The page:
FT - James Lowman, chairman, ACS

James Lowman, chairman, ACS

The Association of Convenience Stores has joined retailers and trade bodies in calls for the business rates system to be reformed to make it fairer for physical stores.

In an open letter to Chancellor Rishi Sunak, published today, 18 groups including the British Independent Retail Association (BIRA) and Tesco, have called on the Government to make fundamental changes to the way that business rates are collected so that physical stores aren’t at a disadvantage compared to online retailers.

The letter makes the following specific recommendations:

  1. Reducing the business rates multiplier: The multiplier has risen from 35% in 1990 to over 50% today. It should be significantly reduced, focusing on a level closer to the original rate of around 35% of the market rent. This would make the UK more competitive and show the Government is backing British shops.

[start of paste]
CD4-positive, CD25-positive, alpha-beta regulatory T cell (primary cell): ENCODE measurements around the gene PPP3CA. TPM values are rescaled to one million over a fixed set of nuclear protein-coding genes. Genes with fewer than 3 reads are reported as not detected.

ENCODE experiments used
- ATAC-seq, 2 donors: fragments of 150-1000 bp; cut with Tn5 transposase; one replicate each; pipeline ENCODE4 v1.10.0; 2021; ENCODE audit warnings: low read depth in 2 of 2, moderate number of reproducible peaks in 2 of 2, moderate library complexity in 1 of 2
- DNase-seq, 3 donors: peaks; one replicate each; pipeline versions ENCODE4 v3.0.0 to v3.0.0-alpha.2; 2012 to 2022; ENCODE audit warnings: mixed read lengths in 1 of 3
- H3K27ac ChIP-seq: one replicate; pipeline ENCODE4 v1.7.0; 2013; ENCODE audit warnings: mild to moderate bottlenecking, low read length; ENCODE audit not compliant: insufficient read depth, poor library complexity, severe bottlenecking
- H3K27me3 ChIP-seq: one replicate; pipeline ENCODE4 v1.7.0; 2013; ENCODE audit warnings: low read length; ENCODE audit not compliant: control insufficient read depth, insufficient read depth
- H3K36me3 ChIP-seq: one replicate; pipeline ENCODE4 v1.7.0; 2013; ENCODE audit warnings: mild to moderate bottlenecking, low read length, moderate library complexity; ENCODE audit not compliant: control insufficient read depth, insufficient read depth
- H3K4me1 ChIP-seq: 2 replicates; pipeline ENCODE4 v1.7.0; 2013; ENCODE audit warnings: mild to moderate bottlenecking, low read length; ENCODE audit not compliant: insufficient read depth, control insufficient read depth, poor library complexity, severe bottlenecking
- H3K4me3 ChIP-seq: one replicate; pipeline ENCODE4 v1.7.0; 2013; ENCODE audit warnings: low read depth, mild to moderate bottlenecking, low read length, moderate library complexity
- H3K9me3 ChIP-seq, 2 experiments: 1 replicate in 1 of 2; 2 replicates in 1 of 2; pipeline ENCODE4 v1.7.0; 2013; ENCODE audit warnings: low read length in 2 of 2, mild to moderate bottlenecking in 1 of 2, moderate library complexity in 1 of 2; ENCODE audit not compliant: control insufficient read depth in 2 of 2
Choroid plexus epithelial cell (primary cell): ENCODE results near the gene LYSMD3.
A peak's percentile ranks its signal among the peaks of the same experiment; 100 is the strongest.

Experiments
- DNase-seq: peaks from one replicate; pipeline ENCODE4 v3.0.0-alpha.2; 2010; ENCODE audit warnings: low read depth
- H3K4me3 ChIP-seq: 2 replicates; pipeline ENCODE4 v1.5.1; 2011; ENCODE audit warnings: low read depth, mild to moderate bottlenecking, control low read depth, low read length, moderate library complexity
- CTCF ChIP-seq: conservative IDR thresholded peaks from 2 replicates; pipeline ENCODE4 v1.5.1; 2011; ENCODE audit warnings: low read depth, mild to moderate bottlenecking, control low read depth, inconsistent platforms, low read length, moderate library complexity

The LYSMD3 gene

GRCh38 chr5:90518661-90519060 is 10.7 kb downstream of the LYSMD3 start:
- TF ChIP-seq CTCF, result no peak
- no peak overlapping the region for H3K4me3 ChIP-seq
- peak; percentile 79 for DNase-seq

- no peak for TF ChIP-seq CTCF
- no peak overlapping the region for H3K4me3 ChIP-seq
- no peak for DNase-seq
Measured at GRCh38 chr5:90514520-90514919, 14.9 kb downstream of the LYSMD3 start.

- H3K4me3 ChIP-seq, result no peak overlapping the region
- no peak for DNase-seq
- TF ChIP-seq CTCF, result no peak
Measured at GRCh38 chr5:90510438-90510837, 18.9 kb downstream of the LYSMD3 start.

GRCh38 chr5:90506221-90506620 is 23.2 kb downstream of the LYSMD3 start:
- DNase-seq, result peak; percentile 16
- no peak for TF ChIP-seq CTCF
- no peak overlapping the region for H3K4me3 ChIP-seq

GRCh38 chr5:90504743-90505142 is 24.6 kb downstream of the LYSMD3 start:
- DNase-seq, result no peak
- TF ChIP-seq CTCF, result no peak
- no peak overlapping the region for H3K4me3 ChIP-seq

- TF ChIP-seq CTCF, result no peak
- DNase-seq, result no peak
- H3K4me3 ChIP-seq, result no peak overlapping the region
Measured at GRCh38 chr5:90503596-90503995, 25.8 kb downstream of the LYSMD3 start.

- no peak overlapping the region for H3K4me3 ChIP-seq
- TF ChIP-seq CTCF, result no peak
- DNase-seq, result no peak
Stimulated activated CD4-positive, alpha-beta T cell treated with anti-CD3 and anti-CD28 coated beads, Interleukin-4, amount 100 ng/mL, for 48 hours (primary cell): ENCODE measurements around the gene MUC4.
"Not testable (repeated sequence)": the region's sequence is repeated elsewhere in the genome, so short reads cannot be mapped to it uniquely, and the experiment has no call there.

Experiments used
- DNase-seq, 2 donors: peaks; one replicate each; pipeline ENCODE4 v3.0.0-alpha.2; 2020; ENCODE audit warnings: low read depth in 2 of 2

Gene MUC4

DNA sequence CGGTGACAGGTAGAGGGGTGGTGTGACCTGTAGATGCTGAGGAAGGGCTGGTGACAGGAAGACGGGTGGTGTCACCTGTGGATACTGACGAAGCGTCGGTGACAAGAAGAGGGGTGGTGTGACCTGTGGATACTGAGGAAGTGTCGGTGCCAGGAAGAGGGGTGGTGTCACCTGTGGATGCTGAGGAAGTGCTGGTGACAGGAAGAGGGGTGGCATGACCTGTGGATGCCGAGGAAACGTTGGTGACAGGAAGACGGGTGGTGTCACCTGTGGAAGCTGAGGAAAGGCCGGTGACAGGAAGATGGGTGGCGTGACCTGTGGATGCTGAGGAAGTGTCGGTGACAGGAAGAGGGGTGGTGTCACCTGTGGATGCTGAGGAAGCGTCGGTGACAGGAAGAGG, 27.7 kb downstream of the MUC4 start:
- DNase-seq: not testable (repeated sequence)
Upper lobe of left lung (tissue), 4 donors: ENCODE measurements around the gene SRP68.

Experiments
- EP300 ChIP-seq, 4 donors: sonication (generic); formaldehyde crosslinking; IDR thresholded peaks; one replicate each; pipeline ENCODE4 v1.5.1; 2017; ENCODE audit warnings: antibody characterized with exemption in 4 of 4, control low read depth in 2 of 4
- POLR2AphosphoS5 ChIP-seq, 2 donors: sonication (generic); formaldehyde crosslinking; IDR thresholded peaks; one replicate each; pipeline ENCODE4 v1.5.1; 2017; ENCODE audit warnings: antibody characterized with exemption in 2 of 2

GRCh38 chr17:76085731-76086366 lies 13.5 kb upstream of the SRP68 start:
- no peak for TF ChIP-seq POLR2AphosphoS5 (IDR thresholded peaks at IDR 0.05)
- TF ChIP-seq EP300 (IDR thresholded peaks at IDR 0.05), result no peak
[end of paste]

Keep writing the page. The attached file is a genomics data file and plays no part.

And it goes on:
2. Level the playing field on tax: Currently online retailers pay a lower proportion of tax per sale than bricks and mortar retailers. We urge the Government to rebalance the tax base to ensure online and bricks and mortar retailers pay a similar proportion of tax and we welcome the consideration of viable options in the Government’s ‘fundamental’ review.

In its own submission to the Treasury ahead of the Budget, ACS has echoed calls for wider reform and highlighted the need for additional short term reliefs to avoid a sudden shock of high rates bills in April this year, noting that almost half of the convenience stores in the sector (42%) would have had to close without the financial support through rate relief, grants and loans provided by the Government over the past year.

ACS chief executive James Lowman said: “It is essential that the Government balances the business rates system to ensure that physical retailers aren’t disadvantaged compared to their online-only counterparts, and can invest in improving their stores without having to face higher business rates bills as a result.

“In the coming months we will be approaching a critical time in the nation’s recovery from Covid-19. During this time, it’s crucial that local shops are given as much notice as possible to plan ahead so that they can continue to serve their communities. We are calling on the Government to reintroduce business rates gradually and not as a sudden shock that could put local shops, especially those on high streets and in town and city centres at risk.”